Recession Evils: Rumors and Facile Solutions

In a recent newsletter of Red Bank’s RiverCenter, Nancy Adams properly admonished the rumor-mongers who, faster than the recession, can bring down a good business operation. I congratulate Nancy for her spunk. And in contrast to Lou Grant, a lot of us like spunk! I am so glad she told those idiots to shut up!

Let me take up a cudgel against an equal danger – the town leader, manager or guru who thinks they are on to an easy answer for coping with our Great Recession. For instance, since November I have been hearing on and off about how good the student market is for retailers. This flies directly against what I have leaned about student shoppers since I started to study them for a project in Elizabeth, NJ back in the late 1990s. Before the dot,com bubble burst, the teen/tween market was an important growth engine for many downtowns – especially in urban wear. But with the bust, these youths lost their biggest income – what mom and dad gave them. And a lot of shops that targeted this market were badly hurt. Also, this market is notoriously fickle – a shop or chain that is red hot today can be in the crapper tomorrow. Finally, the potential size of this market is limited – the amount that teens and tweens can spend simply pales in comparison to how much retail spending their mothers control!

Then, if you look closely at what is happening today, you have to wonder some more. You can bet your bottom dollar that as this recession deepens, these kids are going to get less and less from their parents. And do you really think these kids are now getting part-time jobs to cover their retail buying habits? Moreover, if you look at some recent data, the story is a mixed one; some retail chains that target the teen/tween market are doing really well, but others, many that were hugely popular with these young shoppers, are not.

Below are some same store sales comparisons for retail chains that like teen/tween customers. The data are from Barbara Farfan at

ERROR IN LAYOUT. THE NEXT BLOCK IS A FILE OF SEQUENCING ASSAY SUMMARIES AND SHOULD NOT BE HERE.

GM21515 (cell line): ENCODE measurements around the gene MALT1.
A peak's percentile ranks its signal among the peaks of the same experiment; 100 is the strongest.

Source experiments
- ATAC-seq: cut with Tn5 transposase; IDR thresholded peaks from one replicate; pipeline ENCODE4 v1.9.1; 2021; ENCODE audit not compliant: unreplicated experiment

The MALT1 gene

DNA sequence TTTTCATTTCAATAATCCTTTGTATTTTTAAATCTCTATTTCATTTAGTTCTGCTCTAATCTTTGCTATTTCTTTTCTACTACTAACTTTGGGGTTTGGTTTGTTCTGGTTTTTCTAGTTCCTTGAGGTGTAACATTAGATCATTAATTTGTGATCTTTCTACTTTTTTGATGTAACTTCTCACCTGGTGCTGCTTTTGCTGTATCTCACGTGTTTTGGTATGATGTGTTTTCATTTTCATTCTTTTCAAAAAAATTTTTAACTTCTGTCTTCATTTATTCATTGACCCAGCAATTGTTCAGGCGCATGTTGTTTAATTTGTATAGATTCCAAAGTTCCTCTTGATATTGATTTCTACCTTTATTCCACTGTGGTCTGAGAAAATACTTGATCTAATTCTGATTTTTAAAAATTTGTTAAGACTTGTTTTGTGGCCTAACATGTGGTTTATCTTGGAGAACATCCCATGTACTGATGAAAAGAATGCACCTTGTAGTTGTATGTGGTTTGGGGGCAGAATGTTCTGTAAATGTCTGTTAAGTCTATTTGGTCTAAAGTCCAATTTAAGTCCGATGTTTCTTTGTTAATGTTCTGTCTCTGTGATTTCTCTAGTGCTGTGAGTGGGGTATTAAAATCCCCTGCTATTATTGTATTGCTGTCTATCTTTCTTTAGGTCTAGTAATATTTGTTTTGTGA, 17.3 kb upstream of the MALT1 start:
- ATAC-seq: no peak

Same Store Sales –Dec 2008

+13.5% The Buckle, Inc.
+ 12% Aeropostale
+ 10% GameStop
+ 4.3% Hot Topic Inc.

– 1% Urban Outfitters
– 10% Pacific Sunwear
– 12.3% Zumiez
– 12.5% Wet Seal
– 17% American Eagle Outfitters
– 24% Abercrombie & Fitch

Same Store Sales –Jan 2009

+ 14.7% The Buckle Inc.
+ 11.0% Aeropostale
+ 6.0% Hot Topic
+ 2.0% American Apparel

– 11.0% Pacific Sunwear of California
– 14.8% Zumiez
– 20.0% Abercrombie & Fitch
– 22.0% American Eagle Outfitters

Same Store Sales –Feb 2009

+ 21.0% Buckle, Inc.
+ 11.0% Aeropostale
+ 10.8% Hot Topic
+ 4.8% Torrid (Hot Topic)
+ 3.0% Urban Outfitters

– 6.6% Wet Seal
– 9.0% American Apparel
– 13.0% Zumiez
– 23.9% Arden B (Wet Seal)
– 30.0% Abercrombie & Fitch

The Buckle, Hot Topic and Aeropostale are indeed doing well and it would be great to discern a winning formula they share. Hot Topic is hot because it sells the clothing that the vampires or zombies wear in some book series that tween and teen girls now adore. Gamestop is hot because it resells computer games to the avid gamesters. But, Ambercrombie’s, Amercian Eagle, Zumiez, Wet Seal and Pacific Sunwear are not flourishing. And Amercian Apparel and Urban Outfitters – some retail analysts thought they were immune to this recession – are up and down. This market segment still does not sound to me like a rock downtowns now can build their retail upon.